For Nomad Goods, financial confidence means the ability to compare expenses to determine the most effective and efficient shipping method. Before developing financial confidence, the consumer electronics company lacked operational insight. The team couldn’t access or analyze their numbers and data in a way to make a compelling case for a certain business decision over another.

When you can maximize revenue and minimize loss, you have a critical and fundamental edge over your competitors. But moreover, financial confidence broadens your perspective, helping you see heretofore invisible opportunities to increase customer satisfaction and generate profit.


“Having genuinely correct financials has helped us gain knowledge from our finances to make confident business decisions and—perhaps most importantly—has given us the peace of mind that empowers us to focus on growing our business and building amazing products.”

– Noah Dentzel, Co-founder & CEO of Nomad Goods

Happier Investors

Regardless of their size or approach, all investors and financial stakeholders want the same thing: higher ROI and fewer losses.

When you’re in the midst of growth, a lack of certainty is the last thing you want. As SaleMove co-founder & CEO, Justin DiPietro shares with us in The Startup Founder’s Guide to Fundraising:

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“If someone’s going to give you money, they’re going to look at everything—literally, everything. From the very start, my team has always dotted our I’s and crossed our T’s, documenting everything… I definitely sleep sounder at night knowing I don’t have to worry about an interested investor finding holes or liabilities in our documentation.”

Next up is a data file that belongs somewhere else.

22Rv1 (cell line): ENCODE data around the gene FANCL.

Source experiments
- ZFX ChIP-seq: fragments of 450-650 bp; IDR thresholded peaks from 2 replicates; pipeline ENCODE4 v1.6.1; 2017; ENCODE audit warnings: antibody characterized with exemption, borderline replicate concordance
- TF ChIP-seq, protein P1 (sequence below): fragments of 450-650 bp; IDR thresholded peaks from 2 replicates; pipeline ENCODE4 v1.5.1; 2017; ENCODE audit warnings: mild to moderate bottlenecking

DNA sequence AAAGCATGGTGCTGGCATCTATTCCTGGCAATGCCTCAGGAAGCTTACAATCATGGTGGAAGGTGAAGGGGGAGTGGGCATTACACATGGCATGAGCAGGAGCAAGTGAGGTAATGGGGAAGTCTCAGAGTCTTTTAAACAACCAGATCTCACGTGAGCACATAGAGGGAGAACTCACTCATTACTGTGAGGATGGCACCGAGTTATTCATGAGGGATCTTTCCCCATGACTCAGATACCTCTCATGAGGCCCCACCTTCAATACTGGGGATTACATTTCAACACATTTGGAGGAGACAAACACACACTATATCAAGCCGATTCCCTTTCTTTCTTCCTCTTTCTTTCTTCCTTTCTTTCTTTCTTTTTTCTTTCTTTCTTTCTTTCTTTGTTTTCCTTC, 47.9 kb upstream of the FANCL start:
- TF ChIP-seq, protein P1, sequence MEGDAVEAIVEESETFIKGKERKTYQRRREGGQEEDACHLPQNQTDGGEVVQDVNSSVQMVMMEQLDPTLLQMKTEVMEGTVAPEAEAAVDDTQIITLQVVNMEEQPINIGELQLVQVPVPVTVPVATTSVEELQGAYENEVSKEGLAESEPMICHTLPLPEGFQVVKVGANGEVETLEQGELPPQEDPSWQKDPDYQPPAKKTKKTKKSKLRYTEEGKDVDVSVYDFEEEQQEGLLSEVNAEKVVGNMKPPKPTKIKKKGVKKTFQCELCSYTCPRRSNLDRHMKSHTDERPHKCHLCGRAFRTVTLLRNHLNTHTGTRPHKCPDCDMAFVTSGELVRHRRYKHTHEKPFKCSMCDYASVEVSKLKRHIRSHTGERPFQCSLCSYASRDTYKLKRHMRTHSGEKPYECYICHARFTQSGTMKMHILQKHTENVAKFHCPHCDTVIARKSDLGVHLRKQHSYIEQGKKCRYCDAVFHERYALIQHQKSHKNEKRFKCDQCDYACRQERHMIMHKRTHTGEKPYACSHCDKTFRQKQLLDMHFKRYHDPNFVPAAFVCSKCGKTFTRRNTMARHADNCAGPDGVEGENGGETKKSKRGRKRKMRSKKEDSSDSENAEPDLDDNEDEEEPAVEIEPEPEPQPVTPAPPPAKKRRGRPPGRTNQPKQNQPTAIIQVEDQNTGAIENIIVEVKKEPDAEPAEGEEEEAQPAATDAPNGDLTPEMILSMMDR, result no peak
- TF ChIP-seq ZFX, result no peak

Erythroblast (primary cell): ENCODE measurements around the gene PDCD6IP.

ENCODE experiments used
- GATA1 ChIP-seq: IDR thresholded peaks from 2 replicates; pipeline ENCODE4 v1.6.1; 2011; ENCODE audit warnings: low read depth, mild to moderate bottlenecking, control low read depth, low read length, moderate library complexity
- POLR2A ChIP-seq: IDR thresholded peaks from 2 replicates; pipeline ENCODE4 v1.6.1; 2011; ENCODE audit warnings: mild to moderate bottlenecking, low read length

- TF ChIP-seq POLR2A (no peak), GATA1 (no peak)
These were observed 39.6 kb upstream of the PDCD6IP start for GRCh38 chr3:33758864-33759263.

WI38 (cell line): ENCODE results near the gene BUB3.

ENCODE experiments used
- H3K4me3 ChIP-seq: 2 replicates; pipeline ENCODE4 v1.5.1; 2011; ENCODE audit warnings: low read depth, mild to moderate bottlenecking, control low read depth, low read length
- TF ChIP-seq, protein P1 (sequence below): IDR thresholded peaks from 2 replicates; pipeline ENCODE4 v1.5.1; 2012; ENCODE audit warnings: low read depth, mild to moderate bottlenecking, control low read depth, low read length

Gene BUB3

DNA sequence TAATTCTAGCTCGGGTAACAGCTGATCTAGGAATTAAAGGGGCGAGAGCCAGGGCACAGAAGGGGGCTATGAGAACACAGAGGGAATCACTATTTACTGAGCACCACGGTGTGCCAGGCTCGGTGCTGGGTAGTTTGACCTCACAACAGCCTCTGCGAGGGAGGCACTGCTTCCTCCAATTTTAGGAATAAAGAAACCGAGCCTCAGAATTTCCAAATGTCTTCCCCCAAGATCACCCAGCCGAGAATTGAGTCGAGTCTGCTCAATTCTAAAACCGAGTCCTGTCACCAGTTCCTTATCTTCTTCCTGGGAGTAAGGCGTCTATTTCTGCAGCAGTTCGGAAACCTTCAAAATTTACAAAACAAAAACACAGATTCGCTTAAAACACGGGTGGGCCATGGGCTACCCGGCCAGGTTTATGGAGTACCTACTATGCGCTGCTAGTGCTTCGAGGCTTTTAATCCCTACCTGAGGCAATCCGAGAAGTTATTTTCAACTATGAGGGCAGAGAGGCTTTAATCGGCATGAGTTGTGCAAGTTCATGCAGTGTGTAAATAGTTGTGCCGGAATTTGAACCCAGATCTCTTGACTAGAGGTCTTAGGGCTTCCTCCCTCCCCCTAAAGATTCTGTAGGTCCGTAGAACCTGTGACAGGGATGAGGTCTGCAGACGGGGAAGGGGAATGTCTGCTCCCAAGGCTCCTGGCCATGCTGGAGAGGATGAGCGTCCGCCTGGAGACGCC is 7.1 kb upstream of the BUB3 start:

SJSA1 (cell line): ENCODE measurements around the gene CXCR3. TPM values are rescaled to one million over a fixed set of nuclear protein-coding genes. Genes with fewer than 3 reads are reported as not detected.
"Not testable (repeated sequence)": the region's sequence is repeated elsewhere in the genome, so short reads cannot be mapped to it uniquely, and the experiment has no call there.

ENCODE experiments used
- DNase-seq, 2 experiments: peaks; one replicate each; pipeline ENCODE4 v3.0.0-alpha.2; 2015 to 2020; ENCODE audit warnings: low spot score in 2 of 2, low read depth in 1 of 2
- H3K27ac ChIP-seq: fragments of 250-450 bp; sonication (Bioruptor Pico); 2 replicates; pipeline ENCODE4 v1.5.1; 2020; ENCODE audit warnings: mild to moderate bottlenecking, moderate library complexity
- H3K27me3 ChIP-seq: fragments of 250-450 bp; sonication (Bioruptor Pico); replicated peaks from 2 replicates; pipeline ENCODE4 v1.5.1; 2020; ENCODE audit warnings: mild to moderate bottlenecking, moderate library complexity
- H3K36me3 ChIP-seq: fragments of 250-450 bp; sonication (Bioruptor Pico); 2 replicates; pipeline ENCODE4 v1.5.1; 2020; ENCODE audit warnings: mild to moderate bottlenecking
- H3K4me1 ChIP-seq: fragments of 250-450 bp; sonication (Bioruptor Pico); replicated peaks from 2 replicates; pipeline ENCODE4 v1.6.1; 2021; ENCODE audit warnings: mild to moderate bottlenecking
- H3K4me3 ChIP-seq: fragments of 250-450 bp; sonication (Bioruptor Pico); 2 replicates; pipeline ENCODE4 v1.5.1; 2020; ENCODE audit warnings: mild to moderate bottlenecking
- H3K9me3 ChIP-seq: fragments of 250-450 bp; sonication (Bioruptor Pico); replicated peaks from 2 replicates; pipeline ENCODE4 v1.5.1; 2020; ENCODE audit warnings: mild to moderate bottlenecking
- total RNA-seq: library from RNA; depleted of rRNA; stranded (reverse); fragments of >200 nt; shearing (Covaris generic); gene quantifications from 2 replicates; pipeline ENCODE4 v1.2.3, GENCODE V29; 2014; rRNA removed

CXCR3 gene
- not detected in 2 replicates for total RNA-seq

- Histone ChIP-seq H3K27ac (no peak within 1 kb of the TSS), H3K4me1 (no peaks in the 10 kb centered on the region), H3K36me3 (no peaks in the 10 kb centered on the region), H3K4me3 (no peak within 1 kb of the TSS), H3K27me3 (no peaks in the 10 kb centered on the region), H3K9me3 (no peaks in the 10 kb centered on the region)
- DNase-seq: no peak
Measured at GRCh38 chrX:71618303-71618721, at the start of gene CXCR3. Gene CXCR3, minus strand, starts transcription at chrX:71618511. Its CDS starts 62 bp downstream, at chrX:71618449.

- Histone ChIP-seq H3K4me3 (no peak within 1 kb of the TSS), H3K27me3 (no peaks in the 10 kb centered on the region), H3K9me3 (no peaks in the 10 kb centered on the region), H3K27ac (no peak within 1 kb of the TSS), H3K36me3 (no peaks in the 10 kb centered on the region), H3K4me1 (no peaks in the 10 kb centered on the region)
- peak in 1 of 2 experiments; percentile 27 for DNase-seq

Your financial confidence gives them confidence. The more information you can provide about their investments, and the faster you can provide it, the happier they’ll be.

More Time and More Room for Growth

If you aren’t a trained CPA, accounting is likely nowhere near your favorite business tasks. It takes time, patience, and diligence—all of which are in short supply when you’re spending nearly every waking hour trying to build and scale your company. Typically, you’re using your energy ensuring the accuracy of your books and taxes not because you want to, but because you feel like you have to.

Financial confidence represents the end of this oppositional relationship between accounting and growth. Instead of viewing bookkeeping as a source of stress, financially confident companies see the living, breathing business decisions embedded in the data. It’s freedom in terms of more time, but also greater analytical latitude: you’re empowered by accounting, rather than constrained by it.

Ready to gain confidence in your company’s financials?

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Now that you understand what financial confidence looks and feels like, the next step is learning how to develop, and eventually, harness it. It’s about having invaluable information at your fingertips when you need it – and to know it’s still there when you’re focused on running other aspects of your business.